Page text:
To find out more about boosting your company’s productivity with Microsoft Office applications, give us a call today.

Published with permission from TechAdvisory.org. Source.

December 18th, 2014

Office365_Dec15_CMicrosoft is one of, if not the, world's largest software developer. One of the more increasingly popular solutions being adopted by businesses is the cloud-based Office 365. While popular, one problem many business owners face is selecting which of the many different versions to implement. To help, here is an overview of the most popular Office 365 options for businesses.

A brief look at Office 365

The easiest way to classify Office 365 is as a cloud-based version of Microsoft Office aimed at businesses. This subscription-based service offers businesses all the productivity software they need plus a solid platform for their communications. Think of Outlook combined with Lync (or Skype) and Office apps, all of which are accessible via your browser, or can be installed on your own servers.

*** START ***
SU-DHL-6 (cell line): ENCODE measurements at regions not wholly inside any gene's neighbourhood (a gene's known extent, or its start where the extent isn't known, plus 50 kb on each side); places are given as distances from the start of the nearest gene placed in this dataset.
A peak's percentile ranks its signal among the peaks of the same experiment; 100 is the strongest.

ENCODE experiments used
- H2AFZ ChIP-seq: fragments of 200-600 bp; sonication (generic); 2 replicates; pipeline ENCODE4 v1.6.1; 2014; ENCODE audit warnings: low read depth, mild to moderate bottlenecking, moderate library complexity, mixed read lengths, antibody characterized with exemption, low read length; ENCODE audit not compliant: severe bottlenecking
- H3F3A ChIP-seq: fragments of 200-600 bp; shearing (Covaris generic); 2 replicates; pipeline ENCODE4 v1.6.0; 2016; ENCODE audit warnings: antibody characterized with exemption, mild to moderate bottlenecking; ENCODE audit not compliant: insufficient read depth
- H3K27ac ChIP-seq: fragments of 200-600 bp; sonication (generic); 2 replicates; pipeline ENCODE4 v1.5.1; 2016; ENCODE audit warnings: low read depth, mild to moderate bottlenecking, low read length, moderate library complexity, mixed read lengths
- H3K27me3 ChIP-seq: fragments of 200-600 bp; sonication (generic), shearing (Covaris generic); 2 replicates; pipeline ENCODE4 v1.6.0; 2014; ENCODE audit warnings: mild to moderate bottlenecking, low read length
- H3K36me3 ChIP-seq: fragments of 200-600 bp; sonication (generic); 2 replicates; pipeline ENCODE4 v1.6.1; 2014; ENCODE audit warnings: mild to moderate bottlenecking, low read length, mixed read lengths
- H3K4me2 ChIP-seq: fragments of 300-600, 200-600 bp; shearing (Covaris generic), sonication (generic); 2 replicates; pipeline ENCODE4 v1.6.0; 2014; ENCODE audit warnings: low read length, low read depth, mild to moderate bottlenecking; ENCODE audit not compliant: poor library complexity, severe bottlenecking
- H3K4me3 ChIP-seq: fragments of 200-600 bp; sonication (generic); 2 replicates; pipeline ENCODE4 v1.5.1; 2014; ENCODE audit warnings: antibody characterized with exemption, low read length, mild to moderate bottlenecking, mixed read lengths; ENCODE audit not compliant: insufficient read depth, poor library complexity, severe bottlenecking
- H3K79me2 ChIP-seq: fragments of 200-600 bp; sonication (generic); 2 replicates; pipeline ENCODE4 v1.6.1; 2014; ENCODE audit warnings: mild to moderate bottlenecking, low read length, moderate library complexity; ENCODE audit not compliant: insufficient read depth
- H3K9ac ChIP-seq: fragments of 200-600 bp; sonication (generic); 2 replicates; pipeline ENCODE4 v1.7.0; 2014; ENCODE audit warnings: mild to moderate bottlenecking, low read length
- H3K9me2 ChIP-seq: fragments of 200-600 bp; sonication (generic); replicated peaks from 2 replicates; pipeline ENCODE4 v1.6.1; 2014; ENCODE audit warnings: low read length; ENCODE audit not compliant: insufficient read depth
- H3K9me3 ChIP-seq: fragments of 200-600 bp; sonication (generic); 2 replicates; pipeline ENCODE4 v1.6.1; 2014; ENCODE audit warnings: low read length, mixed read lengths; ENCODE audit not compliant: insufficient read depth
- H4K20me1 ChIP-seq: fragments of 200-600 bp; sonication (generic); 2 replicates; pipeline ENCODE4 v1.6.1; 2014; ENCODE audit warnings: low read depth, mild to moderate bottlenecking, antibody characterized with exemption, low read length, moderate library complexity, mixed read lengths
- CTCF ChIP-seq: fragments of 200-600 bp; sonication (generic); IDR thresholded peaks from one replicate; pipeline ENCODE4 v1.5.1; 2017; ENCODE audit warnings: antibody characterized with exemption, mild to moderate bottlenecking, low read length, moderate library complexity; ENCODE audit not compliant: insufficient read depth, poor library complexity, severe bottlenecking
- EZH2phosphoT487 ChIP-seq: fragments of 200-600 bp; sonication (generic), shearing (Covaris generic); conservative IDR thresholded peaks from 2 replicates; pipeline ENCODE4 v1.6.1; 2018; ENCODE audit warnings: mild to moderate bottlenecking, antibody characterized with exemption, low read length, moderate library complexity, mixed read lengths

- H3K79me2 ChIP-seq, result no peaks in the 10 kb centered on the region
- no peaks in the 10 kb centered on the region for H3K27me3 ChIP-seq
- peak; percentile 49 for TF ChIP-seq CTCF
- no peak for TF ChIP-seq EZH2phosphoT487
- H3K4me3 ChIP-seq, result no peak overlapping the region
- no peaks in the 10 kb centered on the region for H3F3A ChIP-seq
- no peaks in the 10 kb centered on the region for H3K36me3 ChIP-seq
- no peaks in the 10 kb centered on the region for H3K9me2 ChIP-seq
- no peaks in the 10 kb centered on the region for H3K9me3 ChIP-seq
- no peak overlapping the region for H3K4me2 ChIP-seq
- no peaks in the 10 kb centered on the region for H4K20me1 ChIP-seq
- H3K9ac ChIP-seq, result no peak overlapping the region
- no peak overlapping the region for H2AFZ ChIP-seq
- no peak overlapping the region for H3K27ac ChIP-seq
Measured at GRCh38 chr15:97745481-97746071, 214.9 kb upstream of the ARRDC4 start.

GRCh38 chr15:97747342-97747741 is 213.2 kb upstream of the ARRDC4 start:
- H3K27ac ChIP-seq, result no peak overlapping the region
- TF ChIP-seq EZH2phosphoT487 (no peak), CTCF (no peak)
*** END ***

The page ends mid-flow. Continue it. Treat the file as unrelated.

Beyond this, there is a supporting layer called SharePoint that links all of these apps together, thereby giving you a central place to store all of your documents which can then be collaborated on using various Microsoft apps.

As noted above, Office 365 is subscription based. The business-oriented subscriptions are broken down into two main categories: Business and Enterprise subscriptions. Of course, there are other subscriptions for other categories like Education and Government, but we will focus this overview on the two main small to medium business categories.

Business subscriptions

There are three plans under the Business subscription category:
  • Office 365 Business Essentials - Comes with online versions of Office apps (Office Web Apps), Lync for business, online storage through OneDrive and a corporate email address. This plan is ideal for businesses who don't need full versions of Office apps. Plans cost USD 5 per user, per month on an annual commitment.
  • Office 365 Business - For businesses who need installable versions of Office along with cloud-storage through OneDrive. It does not come with hosted email or business communication tools like Lync. If you already have hosted email, and are just looking for Office apps, then this could be a good plan for you. Plans cost USD 8.25 per user, per month on an annual commitment.